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On the 10th July 2015, the Government published its 'Productivity Plan' - a comprehensive statement of intent that sees planning facing yet more reforms aimed at greater deregulation and streamlining.
"This plan addresses particular challenges in the form of a planning system regarded by many as one of the most significant constraints facing the economy, bringing delay and inflexibility…"
The transformation of planning is complete - it is now firmly embedded as an economic consideration in the Government's eyes. This was not always the case. Yet here it now sits alongside such unfamiliar bedfellows as workforce issues and trading and investment. Clearly, planning is now very much seen as a critical tool in delivering 'prosperity'. Whether this is right and whether it deserves to shoulder blame for the country's economic shortcomings are, of course, entirely different questions.
Nevertheless, attacking an "excessively strict" planning system, the Government looks to continue along the path it first laid back in 2011 with the Localism Act, followed by its cornerstone, the NPPF, in 2012. It is ironic that the current planning reforms can trace their origins back to a piece of legislation which has at its core the concept of 'localism'. On the one hand, there is talk of increased devolution of planning powers at a Mayoral level; on the other, the increased threat of designation for 'underperforming' LPAs. The latest picture emerging is one of greater centralisation, with a 'top down' approach at the fore which is at odds with the localism rhetoric used to champion the likes of Neighbourhood Planning. Perhaps localism is still important but not at the expense of productivity?
The dissatisfaction with the lack of Local Plans currently in place finds expression in the following measures where the Government will:
Perhaps the most eye-catching of all the proposals, this focuses on house building and seeks "an urban planning revolution on brownfield sites".
The Government will legislate to grant automatic permission in principle on brownfield sites identified on statutory registers.
This will introduce a zonal system bringing us in line with the likes of the United States with the hope that it will reduce delays and uncertainties.
As ever, the devil will be in the detail.
There will still be approval required for a limited number of "technical details". We await confirmation of precisely what such details may comprise and, equally, what if any guidance is issued to address viability issues - a traditional obstacle to brownfield development.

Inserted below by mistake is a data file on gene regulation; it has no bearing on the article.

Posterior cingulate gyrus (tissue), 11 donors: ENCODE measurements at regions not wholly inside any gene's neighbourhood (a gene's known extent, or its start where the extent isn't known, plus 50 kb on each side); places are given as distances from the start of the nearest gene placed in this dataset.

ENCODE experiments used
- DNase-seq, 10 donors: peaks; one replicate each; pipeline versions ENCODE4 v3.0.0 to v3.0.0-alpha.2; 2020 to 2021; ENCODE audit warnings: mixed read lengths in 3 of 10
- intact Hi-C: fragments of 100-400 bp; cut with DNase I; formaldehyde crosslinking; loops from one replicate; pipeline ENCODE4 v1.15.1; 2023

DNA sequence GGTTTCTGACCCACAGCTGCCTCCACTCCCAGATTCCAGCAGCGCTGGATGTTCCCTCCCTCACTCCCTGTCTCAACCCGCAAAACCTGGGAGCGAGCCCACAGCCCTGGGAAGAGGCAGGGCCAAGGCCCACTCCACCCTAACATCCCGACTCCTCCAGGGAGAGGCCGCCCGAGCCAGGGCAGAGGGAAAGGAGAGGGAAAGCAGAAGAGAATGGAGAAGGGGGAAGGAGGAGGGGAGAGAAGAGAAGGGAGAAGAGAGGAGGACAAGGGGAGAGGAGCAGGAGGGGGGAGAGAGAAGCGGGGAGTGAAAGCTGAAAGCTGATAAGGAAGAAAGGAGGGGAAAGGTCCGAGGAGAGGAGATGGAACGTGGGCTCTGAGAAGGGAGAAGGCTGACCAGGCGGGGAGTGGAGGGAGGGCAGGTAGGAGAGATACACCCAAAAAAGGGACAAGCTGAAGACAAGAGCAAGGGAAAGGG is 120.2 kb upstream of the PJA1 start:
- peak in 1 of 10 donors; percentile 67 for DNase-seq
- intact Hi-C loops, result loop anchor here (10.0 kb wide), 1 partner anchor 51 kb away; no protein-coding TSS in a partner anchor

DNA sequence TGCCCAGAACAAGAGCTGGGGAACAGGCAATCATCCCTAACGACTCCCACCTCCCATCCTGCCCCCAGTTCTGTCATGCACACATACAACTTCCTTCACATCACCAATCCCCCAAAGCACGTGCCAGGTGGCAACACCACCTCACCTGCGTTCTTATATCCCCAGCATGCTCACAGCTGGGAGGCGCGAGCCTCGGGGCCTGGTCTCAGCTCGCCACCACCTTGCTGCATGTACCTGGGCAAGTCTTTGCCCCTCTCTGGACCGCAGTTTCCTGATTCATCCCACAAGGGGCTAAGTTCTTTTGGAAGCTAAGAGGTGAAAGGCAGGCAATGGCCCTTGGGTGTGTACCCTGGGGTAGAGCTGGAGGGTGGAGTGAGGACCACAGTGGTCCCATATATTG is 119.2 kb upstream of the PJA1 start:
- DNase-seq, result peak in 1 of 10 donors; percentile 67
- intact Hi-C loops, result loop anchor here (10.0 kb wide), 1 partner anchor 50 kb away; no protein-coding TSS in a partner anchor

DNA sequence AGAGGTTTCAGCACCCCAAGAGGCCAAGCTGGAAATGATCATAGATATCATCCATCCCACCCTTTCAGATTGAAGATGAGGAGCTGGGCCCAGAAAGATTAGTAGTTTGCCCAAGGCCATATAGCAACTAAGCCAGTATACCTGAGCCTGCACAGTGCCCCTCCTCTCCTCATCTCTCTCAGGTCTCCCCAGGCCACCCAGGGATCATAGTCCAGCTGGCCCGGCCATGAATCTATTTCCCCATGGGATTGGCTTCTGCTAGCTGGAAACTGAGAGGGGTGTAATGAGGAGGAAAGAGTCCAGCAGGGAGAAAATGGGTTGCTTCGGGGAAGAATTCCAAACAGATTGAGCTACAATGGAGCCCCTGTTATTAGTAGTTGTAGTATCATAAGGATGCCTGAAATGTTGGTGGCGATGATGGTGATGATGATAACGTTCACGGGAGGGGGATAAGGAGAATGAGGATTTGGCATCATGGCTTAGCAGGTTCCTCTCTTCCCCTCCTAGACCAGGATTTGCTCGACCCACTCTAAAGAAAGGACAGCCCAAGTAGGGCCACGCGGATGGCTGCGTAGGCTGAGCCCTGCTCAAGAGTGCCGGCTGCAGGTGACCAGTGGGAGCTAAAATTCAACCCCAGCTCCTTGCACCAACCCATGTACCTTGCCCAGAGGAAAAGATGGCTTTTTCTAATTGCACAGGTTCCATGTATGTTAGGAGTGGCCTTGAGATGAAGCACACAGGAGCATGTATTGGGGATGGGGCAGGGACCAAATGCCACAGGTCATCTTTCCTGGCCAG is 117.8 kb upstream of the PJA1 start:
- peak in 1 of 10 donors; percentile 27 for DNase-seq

The Government wants all planning decisions to be made on time and proposes:
The Government intends to proceed with the devolution of planning powers to the Mayor in London regarding wharves and sightlines and to bring forward proposals allowing the Mayor to call-in applications of 50 homes or more (the threshold is currently 150).
There are also plans to deregulate planning further.
The Government and Mayor will consider upward extensions and removing the requirement for permission for a limited number of stories up to the height of an adjoining building.
Planning devolution will not just take place in the capital.
The future Mayor of Greater Manchester will get powers to establish Development Corporations and promote CPOs.
As expected, the Government will pursue its controversial extension of the Right to Buy to tenants of Housing Associations via the Housing Bill.
It will also "re-focus" DCLG budgets towards "supporting low cost home ownership for first time buyers".
Despite their forceful presentation, the latest proposals do leave some glaring questions unanswered.
Land supply is critical to addressing housing shortfall and the zoning of brownfield land alone is not the solution. The future of Green Belt land remains a political hot potato but a failure to address it as part of the wider house building question, runs the risk of undermining the effectiveness of these reforms.
Similarly, at a more practical level, there still appears to be little formal recognition of the insufficient resourcing of many LPAs. Are designation and Government intervention in Local Plans the answer? Planning decision making is highlighted as a key component in the latest streamlining process. However, against a backdrop of dwindling resources and increasing workloads, will casualties on the front line blunt the impact of the Government's latest productivity tools?
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